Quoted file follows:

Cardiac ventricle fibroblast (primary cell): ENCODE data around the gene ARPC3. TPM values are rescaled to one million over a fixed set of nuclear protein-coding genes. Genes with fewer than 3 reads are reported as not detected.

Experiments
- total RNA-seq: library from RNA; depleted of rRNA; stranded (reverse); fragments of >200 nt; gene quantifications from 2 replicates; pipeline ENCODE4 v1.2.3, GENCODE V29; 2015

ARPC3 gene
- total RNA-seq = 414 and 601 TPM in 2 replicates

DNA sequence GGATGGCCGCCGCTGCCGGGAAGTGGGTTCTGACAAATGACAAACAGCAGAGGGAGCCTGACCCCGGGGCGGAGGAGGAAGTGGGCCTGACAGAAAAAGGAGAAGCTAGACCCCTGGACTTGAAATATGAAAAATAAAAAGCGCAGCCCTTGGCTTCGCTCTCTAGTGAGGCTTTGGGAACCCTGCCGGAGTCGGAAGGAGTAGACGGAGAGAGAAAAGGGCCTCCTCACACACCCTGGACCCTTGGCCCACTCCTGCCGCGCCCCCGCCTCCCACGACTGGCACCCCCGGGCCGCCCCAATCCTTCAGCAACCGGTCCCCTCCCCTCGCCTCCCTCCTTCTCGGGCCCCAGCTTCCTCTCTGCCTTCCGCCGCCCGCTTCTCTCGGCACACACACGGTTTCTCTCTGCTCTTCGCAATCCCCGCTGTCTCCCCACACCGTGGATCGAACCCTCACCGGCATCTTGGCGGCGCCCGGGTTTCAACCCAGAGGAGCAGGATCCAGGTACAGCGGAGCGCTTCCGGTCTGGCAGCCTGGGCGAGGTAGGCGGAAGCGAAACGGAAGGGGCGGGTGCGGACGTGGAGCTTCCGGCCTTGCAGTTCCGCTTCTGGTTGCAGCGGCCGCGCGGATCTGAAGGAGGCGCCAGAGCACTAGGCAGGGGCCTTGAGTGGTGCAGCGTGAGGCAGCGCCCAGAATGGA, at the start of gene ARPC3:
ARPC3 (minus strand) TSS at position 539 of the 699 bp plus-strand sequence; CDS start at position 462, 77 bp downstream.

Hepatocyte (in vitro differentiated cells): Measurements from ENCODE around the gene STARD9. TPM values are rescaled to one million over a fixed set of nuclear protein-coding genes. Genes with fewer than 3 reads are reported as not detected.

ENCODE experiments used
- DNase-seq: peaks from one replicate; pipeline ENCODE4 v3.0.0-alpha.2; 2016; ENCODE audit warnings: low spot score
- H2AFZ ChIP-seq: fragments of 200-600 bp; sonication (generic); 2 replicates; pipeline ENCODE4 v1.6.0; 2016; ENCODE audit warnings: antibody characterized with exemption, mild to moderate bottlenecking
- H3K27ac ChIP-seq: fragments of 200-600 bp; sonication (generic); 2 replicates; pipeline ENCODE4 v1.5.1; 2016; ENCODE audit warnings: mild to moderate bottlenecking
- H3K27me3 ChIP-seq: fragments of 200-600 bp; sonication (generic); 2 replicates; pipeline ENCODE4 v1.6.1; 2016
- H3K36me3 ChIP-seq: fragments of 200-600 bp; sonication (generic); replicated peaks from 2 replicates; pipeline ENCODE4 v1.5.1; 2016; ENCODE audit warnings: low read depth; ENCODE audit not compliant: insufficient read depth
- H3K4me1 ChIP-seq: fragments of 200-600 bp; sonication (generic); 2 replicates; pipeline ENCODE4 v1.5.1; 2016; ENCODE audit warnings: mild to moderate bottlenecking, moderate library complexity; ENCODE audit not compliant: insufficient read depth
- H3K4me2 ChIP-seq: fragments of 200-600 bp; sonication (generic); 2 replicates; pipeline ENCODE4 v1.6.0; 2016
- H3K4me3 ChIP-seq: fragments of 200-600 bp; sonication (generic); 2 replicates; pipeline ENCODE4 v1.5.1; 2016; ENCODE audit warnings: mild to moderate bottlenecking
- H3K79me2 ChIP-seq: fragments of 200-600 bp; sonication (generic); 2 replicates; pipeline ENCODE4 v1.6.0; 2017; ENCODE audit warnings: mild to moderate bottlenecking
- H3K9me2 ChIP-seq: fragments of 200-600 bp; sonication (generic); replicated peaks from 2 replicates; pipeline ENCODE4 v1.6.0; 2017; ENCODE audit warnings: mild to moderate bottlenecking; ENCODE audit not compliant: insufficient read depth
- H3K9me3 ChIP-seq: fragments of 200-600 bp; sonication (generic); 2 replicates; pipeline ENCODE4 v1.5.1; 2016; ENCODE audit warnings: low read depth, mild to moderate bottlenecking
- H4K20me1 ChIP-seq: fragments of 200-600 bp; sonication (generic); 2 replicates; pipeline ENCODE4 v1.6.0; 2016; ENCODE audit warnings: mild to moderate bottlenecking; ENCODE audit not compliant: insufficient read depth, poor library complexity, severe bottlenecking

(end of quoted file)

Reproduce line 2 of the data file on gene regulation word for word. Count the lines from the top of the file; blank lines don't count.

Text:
Experiments